Laurence Billiet’s tender insight into one of our most celebrated sports stars is joyous and timely, says First Nations critic Bryan Andy.
Freeman is an elegant, captivating and surprisingly frissonic celebration of Kuku Yalinji woman Catherine Freeman, and her twenty-year bid to become an Olympic champion.
Known more by her casual, media-imposed moniker ‘Cathy’, Catherine Freeman is arguably one of the most enigmatic and captivating public figures in our country.
I’ll admit that I did wonder how a documentary detailing a well-known yarn, with a much-celebrated ending, might land in the now; and I pondered whether a fresh take could match the jubilant memories many of us have of Freeman’s role in the 2000 Sydney Olympics. But Freeman, made in celebration of the 20-year anniversary of that win, is both fresh and fascinating.
Surprisingly, regret features as a theme, and it’s purpose is perhaps like a relay baton too, held out to those of us watching.
We’re reminded of the Reconciliation movement that ran (ahem) alongside Cathy’s mission to win gold, and without being didactic we’re reminded of the odds she helped Australia to overcome too.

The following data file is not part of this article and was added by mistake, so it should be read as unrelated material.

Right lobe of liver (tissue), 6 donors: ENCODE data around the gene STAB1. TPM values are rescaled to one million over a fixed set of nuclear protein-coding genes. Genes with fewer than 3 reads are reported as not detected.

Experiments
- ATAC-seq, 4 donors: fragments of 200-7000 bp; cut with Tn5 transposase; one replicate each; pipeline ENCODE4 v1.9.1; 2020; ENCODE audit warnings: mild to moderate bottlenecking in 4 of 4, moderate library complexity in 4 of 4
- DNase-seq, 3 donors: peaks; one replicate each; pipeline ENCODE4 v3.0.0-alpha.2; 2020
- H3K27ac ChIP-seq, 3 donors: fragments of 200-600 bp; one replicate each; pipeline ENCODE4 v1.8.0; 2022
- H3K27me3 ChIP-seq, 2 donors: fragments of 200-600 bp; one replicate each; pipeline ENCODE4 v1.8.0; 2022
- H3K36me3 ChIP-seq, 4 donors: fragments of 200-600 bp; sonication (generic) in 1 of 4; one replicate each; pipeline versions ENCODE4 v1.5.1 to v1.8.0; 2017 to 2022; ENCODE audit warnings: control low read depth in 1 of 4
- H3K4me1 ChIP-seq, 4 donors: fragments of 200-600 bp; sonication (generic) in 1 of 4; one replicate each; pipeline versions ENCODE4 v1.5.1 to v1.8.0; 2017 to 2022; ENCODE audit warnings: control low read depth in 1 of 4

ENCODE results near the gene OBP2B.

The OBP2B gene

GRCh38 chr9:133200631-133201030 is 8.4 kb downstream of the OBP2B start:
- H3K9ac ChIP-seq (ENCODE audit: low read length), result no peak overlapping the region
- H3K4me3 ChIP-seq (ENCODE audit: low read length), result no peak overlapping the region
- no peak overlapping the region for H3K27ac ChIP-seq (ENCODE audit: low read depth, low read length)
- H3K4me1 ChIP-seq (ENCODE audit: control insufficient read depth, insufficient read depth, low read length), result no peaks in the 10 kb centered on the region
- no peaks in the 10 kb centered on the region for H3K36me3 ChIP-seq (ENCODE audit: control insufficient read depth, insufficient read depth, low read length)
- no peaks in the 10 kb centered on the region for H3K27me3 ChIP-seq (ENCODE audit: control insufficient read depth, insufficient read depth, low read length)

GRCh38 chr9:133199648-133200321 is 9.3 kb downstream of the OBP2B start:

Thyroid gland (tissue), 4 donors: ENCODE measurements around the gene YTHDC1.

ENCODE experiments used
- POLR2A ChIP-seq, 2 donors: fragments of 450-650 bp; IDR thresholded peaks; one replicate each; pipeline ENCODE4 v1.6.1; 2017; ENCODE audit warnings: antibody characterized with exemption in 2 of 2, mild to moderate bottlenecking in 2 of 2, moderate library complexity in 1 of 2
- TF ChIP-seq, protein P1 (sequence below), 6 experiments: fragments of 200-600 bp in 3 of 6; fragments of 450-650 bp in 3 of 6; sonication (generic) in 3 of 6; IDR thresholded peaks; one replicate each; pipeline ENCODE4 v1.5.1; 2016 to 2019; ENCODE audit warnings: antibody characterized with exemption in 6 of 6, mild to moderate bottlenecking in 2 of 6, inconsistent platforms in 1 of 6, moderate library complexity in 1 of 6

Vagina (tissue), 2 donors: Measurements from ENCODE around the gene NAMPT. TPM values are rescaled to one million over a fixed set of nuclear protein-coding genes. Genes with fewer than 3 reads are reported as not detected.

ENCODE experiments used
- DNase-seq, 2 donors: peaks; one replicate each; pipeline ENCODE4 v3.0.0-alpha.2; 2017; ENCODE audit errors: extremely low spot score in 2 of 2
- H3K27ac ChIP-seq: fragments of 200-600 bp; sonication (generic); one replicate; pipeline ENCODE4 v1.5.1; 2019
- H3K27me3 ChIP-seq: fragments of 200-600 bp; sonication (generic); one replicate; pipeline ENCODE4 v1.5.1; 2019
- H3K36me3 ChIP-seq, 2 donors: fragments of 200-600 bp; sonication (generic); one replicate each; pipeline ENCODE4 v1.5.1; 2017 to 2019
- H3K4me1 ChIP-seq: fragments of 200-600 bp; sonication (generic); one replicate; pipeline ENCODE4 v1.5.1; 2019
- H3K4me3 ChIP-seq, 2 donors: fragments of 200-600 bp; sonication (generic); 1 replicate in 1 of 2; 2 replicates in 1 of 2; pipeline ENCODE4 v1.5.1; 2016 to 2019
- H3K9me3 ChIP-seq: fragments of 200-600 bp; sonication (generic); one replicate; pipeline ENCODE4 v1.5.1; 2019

A fine and elegant line is straddled in Freeman that in turn allows us to recognise and respect the struggles of all Aboriginal people, as experienced by Catherine Freeman and her family, without faltering toward a space that might result in the domineering and entitled nay-sayers among us to moan about how sport and politics don’t mix. In life and in legend, Freeman reminds us that they do.
This article is published as part of Diversity Arts Australia’s partnership with ArtsHub/ScreenHub and Diversity in Australian Media to support/ provide opportunities for diverse voices, options and greater diversity in arts and screen reviews and articles. First published 11 Sept 2020 on Screenhub.